In short: No.
There will be a very very small difference in parsing time for statements that specifically mention the index or generating output that mention the index, but this is so vanishingly small compared to all the other work that teh database engine it doing that it is simply noise - far too small to even reliably measure.
When the index name is not explicitly used then even that difference is gone: the index will be looked up by the columns it contains data for not by its name. If the engine needs to refer to he index directly it will do so by some internal ID - the name you know is essentially just for us humans.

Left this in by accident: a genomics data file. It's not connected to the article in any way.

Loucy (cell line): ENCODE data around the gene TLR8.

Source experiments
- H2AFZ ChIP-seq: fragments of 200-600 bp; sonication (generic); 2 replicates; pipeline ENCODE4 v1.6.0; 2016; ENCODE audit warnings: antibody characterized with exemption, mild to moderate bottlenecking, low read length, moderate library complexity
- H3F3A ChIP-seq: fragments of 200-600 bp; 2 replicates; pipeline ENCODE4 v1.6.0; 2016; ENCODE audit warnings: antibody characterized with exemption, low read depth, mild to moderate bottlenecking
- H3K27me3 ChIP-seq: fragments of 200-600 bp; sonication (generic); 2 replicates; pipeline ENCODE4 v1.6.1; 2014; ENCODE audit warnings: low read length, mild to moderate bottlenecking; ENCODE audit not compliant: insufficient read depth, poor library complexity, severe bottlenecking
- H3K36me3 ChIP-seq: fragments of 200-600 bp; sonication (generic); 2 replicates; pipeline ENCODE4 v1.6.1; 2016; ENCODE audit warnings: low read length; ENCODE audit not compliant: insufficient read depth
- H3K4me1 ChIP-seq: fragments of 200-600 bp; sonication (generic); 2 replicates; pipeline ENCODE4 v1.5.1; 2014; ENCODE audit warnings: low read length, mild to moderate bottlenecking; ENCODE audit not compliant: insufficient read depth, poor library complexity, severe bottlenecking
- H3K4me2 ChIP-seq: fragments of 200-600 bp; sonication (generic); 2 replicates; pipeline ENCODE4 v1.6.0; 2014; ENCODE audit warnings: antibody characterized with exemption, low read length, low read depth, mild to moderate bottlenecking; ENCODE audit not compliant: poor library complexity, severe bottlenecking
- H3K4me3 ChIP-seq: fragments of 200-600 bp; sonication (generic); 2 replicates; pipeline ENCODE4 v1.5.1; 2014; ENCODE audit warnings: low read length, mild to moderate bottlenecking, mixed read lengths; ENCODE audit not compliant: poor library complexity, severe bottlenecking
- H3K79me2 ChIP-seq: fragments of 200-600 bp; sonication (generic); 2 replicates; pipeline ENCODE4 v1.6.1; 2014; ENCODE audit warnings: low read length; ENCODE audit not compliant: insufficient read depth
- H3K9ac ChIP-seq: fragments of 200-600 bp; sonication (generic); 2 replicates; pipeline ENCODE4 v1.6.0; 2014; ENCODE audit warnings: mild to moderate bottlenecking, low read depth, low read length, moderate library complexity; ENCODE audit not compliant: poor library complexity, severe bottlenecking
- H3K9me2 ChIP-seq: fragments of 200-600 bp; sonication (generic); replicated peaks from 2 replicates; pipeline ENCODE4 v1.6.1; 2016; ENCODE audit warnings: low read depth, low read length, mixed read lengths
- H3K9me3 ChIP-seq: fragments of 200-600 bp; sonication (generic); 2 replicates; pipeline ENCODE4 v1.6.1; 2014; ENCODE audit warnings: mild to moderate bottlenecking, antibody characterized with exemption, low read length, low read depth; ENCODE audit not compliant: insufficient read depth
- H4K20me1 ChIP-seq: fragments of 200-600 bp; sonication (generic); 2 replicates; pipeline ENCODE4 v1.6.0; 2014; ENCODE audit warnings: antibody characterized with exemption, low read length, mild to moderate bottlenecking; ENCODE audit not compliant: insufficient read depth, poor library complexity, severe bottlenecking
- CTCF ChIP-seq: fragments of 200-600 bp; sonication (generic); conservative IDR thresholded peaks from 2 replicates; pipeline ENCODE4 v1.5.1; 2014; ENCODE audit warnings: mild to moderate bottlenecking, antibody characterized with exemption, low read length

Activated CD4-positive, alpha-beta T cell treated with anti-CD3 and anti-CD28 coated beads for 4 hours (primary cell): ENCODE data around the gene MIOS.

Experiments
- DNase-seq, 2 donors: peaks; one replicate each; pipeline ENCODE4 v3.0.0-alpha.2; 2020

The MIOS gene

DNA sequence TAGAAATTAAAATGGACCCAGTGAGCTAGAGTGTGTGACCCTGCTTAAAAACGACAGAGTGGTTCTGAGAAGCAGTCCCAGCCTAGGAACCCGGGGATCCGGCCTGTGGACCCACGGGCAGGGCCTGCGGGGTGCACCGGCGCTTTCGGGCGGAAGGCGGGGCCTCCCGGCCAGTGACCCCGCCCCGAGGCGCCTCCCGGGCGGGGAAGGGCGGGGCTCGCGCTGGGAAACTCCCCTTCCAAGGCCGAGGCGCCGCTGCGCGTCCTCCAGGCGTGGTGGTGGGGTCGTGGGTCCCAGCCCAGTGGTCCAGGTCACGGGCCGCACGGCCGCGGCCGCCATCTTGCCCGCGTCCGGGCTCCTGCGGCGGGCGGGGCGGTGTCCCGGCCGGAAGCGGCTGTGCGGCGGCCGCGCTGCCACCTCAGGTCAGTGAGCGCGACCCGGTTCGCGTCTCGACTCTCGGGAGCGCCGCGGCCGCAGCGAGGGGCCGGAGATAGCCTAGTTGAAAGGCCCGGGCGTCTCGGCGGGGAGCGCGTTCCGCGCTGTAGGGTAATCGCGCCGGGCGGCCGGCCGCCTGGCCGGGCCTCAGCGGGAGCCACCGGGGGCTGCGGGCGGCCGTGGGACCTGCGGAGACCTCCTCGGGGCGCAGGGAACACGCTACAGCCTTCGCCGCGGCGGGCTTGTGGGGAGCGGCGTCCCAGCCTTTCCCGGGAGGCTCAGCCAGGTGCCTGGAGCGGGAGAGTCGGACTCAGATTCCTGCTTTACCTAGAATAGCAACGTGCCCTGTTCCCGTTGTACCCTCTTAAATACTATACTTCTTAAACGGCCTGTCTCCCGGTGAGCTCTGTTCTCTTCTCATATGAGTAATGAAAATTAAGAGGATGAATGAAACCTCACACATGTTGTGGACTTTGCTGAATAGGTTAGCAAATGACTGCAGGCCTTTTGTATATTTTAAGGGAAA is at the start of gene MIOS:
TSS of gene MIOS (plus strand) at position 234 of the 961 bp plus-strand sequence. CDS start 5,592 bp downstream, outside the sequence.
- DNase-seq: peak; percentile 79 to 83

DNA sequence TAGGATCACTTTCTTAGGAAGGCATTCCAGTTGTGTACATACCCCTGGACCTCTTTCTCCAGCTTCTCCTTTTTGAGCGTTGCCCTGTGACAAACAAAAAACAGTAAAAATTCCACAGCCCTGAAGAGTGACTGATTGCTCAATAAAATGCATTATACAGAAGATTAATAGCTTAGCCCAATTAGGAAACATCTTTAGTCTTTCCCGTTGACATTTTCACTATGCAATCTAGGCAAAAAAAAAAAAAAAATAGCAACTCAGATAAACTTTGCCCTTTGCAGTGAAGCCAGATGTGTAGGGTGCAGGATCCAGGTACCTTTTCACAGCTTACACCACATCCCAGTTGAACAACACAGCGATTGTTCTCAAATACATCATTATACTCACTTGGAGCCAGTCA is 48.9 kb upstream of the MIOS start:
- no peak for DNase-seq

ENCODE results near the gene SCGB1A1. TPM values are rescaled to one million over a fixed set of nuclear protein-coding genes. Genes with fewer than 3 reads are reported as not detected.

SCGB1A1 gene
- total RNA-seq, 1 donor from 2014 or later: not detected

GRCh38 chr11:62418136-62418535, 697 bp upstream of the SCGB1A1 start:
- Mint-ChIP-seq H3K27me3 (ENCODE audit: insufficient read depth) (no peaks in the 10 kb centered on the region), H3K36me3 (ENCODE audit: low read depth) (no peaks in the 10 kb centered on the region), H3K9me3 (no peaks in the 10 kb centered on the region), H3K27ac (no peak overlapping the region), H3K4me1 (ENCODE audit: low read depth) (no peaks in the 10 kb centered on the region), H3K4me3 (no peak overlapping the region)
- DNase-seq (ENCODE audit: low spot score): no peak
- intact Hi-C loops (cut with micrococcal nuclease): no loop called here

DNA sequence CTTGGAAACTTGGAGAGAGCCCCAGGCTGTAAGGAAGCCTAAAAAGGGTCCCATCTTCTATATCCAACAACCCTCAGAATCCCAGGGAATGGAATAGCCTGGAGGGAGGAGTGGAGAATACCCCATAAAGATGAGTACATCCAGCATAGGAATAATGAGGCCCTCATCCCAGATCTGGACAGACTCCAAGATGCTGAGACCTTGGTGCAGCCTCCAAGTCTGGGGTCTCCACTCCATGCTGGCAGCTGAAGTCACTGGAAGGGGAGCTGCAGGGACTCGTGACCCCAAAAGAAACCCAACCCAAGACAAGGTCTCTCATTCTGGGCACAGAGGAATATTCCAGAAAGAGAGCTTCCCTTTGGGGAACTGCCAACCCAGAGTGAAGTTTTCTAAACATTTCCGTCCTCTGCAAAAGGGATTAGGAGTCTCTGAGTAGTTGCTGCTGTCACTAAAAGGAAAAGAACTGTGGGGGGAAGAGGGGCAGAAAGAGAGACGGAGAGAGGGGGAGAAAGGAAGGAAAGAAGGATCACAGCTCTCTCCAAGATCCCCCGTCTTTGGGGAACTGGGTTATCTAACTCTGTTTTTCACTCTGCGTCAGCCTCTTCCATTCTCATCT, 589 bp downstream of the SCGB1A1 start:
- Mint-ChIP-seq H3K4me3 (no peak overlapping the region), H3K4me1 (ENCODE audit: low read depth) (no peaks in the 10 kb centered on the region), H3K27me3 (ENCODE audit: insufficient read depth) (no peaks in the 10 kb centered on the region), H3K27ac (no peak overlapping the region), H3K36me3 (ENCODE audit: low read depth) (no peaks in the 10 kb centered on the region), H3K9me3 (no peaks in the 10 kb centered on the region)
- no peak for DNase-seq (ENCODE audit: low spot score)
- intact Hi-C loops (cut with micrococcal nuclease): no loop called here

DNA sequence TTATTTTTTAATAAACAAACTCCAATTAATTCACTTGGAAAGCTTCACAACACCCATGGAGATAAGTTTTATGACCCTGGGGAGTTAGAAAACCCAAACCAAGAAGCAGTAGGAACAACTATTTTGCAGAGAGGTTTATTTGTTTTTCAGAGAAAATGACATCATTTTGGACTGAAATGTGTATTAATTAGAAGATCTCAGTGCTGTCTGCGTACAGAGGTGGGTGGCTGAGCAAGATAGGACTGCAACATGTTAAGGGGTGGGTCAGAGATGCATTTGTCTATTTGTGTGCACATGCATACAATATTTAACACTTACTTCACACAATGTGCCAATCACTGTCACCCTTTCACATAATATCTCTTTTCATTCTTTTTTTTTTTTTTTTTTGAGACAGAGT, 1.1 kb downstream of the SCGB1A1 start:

Baring that in mind, especially the second point, long descriptive names are recommended. There is a caveat there though: if you make the name too long then it becomes unwieldy, and many tools will impose arbitrary limits on the length of identifiers. SQL Server for instance limits all names to 128 characters (if you get close to this limit you have probably gone too far!) but I've seen some tools (that were bad in other ways too...) fall over when they hit anything longer than 50. The mySQL documentation should tell you what the internal name length limits are for your circumstance.